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Thousands in Tunisia show support for ruling Islamist party amid new post-revolution tensions

  • Leader of the Islamist ruling party Ennahda, Rached El Ghannouchi, center background, speaks to supporters during a meeting in Tunis, Tunisia, Saturday, Feb. 16, 2013. Activists from Tunisia's ruling Islamist party Ennahda denounce in a protest the plans for a government of technocrats  to solve the country's crisis. (AP Photo/Amine Landouls)

    Leader of the Islamist ruling party Ennahda, Rached El Ghannouchi, center background, speaks to supporters during a meeting in Tunis, Tunisia, Saturday, Feb. 16, 2013. Activists from Tunisia's ruling Islamist party Ennahda denounce in a protest the plans for a government of technocrats to solve the country's crisis. (AP Photo/Amine Landouls)  (The Associated Press)

  • Leader of the Islamist ruling party Ennahda, Rached El Ghannouchi, speaks to supporters during a meeting in Tunis, Tunisia, Saturday, Feb. 16, 2013. Activists from Tunisia's ruling Islamist party Ennahda denounce in a protest the plans for a government of technocrats  to solve the country's crisis. (AP Photo/Amine Landouls)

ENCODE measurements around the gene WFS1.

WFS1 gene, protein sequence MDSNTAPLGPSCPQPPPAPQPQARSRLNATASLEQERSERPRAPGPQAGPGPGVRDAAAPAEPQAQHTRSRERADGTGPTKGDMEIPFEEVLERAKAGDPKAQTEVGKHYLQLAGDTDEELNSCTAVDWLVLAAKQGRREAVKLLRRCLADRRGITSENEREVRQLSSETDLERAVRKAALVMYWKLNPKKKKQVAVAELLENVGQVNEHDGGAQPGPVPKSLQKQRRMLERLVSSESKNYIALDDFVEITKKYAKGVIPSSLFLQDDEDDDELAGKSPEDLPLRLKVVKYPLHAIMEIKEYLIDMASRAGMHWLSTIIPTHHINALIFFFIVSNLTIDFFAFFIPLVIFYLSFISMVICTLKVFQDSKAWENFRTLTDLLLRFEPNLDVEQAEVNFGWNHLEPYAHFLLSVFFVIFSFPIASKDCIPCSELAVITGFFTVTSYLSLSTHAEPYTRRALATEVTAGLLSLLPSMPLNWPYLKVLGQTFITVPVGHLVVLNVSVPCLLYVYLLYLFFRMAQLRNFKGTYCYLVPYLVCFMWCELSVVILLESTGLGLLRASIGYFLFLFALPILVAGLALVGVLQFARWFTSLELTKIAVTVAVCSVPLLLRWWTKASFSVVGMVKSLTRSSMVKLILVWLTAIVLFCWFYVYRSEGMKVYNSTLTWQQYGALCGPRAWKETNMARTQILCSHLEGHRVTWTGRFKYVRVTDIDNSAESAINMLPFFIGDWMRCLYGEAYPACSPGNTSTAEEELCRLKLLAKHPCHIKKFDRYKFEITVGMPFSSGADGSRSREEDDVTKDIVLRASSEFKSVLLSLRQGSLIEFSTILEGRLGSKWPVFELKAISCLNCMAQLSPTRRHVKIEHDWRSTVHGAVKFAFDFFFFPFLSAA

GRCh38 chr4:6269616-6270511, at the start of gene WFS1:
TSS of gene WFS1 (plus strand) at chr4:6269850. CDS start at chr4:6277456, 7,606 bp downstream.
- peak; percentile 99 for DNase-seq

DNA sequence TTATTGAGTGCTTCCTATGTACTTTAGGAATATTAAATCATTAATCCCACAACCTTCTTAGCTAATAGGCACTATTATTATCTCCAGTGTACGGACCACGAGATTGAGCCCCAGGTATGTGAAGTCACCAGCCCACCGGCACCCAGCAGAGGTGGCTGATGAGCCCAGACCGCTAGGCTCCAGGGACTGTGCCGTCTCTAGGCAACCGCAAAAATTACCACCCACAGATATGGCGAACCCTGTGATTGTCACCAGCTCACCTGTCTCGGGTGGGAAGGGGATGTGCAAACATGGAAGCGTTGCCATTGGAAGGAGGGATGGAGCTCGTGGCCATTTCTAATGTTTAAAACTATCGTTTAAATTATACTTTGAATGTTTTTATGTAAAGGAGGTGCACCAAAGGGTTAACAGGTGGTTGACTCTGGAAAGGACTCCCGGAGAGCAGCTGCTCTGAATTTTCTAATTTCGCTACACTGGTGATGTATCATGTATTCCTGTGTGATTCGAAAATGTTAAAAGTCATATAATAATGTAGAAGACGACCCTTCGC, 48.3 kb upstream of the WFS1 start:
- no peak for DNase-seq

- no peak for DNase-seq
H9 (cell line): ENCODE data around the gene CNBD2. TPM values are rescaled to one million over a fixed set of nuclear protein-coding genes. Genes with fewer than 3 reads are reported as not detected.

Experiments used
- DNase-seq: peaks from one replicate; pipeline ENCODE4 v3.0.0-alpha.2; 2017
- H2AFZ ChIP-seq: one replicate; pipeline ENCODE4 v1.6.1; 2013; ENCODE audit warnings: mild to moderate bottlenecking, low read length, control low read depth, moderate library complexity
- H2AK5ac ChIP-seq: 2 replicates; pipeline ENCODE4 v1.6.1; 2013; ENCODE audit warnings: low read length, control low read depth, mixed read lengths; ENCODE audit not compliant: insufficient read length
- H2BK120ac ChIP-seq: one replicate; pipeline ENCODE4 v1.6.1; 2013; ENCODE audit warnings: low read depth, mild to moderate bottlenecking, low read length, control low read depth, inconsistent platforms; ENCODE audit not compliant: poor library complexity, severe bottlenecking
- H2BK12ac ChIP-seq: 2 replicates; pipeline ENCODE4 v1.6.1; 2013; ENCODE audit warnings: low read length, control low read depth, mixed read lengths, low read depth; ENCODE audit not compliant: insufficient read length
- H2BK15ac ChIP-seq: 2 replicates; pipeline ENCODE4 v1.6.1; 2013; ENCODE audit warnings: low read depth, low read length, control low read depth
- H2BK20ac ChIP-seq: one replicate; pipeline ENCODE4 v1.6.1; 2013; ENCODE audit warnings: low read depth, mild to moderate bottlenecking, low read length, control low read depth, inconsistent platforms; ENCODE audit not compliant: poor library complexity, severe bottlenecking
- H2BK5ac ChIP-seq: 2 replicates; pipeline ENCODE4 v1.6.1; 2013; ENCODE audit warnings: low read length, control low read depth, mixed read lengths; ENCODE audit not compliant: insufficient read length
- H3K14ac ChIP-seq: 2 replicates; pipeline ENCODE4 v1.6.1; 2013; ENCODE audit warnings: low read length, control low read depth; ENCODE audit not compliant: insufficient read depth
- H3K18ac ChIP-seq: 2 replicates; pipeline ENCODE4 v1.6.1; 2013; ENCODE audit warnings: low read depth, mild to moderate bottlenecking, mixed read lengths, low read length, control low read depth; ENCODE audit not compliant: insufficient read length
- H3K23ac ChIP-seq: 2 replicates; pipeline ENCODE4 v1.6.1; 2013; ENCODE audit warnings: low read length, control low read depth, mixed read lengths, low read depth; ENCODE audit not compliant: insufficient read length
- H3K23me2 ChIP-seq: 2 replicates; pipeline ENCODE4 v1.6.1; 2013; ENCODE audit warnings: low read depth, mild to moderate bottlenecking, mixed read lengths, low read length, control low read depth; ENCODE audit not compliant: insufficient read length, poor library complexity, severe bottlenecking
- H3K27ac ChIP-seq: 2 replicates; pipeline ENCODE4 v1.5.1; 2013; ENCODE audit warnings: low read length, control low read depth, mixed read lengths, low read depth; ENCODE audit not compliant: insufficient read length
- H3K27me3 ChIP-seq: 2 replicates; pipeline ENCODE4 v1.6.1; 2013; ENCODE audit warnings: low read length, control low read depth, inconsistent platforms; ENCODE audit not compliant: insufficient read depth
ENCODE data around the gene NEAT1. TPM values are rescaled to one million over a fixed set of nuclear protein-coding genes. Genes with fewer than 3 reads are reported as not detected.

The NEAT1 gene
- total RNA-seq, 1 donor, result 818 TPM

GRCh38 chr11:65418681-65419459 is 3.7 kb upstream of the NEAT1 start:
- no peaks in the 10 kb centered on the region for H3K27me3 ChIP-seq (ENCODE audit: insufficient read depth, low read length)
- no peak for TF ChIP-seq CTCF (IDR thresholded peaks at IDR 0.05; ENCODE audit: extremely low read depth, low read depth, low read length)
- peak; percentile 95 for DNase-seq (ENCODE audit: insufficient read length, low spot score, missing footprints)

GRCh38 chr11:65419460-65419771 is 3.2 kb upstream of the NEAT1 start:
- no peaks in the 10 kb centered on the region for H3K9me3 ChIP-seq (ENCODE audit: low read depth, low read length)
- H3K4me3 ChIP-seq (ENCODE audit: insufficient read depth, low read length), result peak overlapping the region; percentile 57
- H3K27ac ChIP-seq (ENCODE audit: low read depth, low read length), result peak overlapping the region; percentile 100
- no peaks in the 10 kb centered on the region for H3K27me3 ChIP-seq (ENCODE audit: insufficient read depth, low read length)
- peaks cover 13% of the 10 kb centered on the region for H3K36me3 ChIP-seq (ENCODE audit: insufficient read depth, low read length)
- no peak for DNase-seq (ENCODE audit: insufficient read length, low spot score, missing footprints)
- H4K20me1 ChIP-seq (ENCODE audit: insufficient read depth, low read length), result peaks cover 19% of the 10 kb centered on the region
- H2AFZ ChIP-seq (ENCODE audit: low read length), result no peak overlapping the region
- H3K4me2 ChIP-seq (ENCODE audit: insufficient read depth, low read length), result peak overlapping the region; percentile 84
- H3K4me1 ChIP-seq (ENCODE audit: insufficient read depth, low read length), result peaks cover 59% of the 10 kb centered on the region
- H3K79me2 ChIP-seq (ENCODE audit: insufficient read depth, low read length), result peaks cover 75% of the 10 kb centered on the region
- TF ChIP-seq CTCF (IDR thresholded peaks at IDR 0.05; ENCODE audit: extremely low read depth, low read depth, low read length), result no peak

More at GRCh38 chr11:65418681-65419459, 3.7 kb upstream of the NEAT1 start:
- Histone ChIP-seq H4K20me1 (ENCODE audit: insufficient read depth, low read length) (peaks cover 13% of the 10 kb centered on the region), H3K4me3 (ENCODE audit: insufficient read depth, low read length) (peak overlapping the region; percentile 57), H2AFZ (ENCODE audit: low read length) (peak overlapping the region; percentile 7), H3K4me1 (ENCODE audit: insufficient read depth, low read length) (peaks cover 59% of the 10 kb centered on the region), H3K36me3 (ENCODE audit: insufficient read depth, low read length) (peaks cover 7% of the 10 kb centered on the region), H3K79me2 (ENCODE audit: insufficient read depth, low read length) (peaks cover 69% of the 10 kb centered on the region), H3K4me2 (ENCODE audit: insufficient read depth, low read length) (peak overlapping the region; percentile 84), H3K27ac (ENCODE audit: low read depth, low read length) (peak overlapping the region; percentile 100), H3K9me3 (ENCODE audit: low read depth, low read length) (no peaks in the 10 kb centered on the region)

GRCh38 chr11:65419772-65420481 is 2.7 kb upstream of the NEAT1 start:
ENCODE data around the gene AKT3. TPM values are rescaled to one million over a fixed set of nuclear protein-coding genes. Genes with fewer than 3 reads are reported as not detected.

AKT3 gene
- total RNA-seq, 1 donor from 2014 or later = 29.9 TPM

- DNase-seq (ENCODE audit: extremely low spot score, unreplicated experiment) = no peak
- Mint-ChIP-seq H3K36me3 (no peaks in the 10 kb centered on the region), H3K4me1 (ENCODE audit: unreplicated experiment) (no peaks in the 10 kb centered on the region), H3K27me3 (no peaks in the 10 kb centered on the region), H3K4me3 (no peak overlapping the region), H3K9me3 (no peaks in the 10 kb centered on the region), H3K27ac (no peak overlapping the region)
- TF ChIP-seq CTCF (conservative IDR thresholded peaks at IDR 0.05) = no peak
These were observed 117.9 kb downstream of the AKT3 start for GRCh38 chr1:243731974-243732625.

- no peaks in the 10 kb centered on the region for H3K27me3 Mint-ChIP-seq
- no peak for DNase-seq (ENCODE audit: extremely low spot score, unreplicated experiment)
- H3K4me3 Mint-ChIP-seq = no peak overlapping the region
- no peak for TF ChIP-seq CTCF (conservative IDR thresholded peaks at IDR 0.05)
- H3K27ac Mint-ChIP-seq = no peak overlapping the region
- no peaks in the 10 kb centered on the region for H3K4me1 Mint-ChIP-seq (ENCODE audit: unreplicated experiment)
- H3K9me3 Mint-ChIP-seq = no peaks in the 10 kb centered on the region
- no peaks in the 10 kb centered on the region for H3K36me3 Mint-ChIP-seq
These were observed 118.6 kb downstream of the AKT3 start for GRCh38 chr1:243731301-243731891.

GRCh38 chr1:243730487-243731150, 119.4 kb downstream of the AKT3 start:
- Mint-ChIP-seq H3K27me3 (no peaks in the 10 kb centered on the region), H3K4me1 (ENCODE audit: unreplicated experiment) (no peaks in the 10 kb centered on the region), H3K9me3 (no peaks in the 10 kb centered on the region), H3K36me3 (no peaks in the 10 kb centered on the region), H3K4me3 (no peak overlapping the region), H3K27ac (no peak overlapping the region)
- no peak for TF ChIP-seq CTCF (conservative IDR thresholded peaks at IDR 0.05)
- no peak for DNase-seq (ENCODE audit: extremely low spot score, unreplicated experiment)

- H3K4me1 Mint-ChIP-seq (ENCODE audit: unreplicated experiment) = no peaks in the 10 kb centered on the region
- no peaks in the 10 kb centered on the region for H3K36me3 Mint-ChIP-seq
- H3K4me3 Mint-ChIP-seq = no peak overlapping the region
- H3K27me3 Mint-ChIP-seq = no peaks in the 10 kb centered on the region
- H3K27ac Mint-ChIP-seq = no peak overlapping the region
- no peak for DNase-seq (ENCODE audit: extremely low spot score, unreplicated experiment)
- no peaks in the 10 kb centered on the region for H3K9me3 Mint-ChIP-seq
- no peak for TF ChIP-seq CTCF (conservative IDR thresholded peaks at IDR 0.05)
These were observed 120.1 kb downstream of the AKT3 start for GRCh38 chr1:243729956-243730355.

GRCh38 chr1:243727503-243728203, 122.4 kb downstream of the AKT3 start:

Leader of the Islamist ruling party Ennahda, Rached El Ghannouchi, speaks to supporters during a meeting in Tunis, Tunisia, Saturday, Feb. 16, 2013. Activists from Tunisia's ruling Islamist party Ennahda denounce in a protest the plans for a government of technocrats to solve the country's crisis. (AP Photo/Amine Landouls)  (The Associated Press)

Thousands of supporters of the ruling Islamist party have marched in Tunisia's capital in response to rising criticism about the country's direction two years after its revolution.

Demonstrators expressed support for the moderate Islamist Ennahda party. Tensions have mounted between the governing coalition and opposition after leftist politician Chokri Belaid was killed outside his home Feb. 6.

In Saturday's rally in Tunis, some demonstrators held up Ennahda flags adorned with a blue dove, crescent moon and red star. Banners bore phrases like "we are here by the people's will, only bayonets will make us leave" and "the revolution continues."

Ennahda was repressed under the secular rule of longtime President Zine El Abidine Ben Ali. The well-organized movement won elections after he was driven from power in January 2011.